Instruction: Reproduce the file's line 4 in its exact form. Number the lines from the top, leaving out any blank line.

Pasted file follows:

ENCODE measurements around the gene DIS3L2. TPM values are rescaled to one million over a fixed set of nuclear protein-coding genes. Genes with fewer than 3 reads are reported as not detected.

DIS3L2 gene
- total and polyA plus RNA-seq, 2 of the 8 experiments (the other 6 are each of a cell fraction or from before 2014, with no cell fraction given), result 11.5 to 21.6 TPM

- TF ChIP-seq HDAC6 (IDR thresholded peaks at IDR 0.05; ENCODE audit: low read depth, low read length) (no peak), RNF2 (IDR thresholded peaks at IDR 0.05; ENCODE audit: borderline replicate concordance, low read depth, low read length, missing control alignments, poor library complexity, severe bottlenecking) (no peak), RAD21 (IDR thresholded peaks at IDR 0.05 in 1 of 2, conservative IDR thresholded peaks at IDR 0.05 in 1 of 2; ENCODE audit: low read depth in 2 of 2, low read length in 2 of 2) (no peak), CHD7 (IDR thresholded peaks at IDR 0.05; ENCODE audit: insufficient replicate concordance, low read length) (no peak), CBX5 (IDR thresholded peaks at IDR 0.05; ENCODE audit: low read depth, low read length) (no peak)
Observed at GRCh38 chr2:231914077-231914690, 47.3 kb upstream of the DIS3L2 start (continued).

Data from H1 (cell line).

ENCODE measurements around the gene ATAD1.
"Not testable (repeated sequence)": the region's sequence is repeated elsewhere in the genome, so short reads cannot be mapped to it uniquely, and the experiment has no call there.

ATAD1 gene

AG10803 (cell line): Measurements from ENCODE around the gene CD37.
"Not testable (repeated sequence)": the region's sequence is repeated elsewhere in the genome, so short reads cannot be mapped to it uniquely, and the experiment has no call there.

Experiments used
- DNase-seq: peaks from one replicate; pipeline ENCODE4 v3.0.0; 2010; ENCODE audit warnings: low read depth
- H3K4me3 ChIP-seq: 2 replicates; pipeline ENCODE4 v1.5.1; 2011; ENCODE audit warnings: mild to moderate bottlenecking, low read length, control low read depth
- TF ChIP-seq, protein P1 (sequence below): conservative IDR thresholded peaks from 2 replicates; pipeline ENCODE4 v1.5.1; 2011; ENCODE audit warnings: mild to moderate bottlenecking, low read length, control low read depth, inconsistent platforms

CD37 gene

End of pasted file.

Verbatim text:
- TF ChIP-seq HDAC6 (IDR thresholded peaks at IDR 0.05; ENCODE audit: low read depth, low read length) (no peak), RNF2 (IDR thresholded peaks at IDR 0.05; ENCODE audit: borderline replicate concordance, low read depth, low read length, missing control alignments, poor library complexity, severe bottlenecking) (no peak), RAD21 (IDR thresholded peaks at IDR 0.05 in 1 of 2, conservative IDR thresholded peaks at IDR 0.05 in 1 of 2; ENCODE audit: low read depth in 2 of 2, low read length in 2 of 2) (no peak), CHD7 (IDR thresholded peaks at IDR 0.05; ENCODE audit: insufficient replicate concordance, low read length) (no peak), CBX5 (IDR thresholded peaks at IDR 0.05; ENCODE audit: low read depth, low read length) (no peak)